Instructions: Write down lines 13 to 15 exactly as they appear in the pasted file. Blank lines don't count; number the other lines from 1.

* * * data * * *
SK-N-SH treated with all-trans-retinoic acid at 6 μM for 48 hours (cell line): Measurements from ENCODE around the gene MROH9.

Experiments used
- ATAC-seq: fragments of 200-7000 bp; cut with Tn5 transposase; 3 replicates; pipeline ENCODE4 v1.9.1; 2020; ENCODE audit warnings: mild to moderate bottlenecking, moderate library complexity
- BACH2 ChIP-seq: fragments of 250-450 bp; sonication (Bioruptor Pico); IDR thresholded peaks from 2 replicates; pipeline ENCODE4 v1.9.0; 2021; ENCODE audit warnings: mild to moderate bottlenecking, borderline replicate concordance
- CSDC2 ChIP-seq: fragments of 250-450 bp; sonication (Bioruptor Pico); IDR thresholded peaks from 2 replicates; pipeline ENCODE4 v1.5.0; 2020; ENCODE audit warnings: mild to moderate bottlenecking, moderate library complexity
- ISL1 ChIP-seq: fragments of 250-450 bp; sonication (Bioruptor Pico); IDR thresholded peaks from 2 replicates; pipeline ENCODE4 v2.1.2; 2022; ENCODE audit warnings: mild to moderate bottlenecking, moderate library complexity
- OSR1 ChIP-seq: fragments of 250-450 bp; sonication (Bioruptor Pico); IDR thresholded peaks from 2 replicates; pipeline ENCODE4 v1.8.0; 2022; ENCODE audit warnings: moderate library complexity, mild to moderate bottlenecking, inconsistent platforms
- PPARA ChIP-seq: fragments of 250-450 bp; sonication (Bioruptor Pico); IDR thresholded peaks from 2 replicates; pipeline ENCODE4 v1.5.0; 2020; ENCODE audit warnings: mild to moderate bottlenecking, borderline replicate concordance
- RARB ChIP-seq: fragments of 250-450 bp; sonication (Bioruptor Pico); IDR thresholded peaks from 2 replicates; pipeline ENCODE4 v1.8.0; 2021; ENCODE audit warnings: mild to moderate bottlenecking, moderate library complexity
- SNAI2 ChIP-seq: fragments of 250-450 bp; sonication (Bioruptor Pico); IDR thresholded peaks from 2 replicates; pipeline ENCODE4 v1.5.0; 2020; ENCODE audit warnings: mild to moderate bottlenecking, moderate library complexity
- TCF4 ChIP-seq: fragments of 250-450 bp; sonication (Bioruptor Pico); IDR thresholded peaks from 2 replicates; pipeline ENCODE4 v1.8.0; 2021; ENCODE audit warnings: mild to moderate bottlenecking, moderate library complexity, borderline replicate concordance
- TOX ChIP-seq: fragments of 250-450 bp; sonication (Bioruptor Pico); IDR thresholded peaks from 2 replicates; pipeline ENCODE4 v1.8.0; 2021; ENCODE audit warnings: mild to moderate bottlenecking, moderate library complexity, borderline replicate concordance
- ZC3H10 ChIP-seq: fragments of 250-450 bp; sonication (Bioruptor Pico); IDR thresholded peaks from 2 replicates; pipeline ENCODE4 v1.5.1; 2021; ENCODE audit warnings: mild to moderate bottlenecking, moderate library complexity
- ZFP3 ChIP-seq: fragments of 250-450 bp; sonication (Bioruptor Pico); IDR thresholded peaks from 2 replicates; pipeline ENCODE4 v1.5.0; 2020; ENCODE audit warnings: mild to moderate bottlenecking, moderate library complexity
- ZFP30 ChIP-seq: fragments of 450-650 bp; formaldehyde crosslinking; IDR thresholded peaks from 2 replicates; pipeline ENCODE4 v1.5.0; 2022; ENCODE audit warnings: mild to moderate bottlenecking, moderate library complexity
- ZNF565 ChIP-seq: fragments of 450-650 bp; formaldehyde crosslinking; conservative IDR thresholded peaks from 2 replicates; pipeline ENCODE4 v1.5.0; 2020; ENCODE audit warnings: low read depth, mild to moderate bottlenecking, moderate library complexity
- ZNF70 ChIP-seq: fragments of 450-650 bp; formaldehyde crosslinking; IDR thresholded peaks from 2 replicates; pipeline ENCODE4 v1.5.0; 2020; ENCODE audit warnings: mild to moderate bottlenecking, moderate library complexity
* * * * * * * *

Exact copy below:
- ZC3H10 ChIP-seq: fragments of 250-450 bp; sonication (Bioruptor Pico); IDR thresholded peaks from 2 replicates; pipeline ENCODE4 v1.5.1; 2021; ENCODE audit warnings: mild to moderate bottlenecking, moderate library complexity
- ZFP3 ChIP-seq: fragments of 250-450 bp; sonication (Bioruptor Pico); IDR thresholded peaks from 2 replicates; pipeline ENCODE4 v1.5.0; 2020; ENCODE audit warnings: mild to moderate bottlenecking, moderate library complexity
- ZFP30 ChIP-seq: fragments of 450-650 bp; formaldehyde crosslinking; IDR thresholded peaks from 2 replicates; pipeline ENCODE4 v1.5.0; 2022; ENCODE audit warnings: mild to moderate bottlenecking, moderate library complexity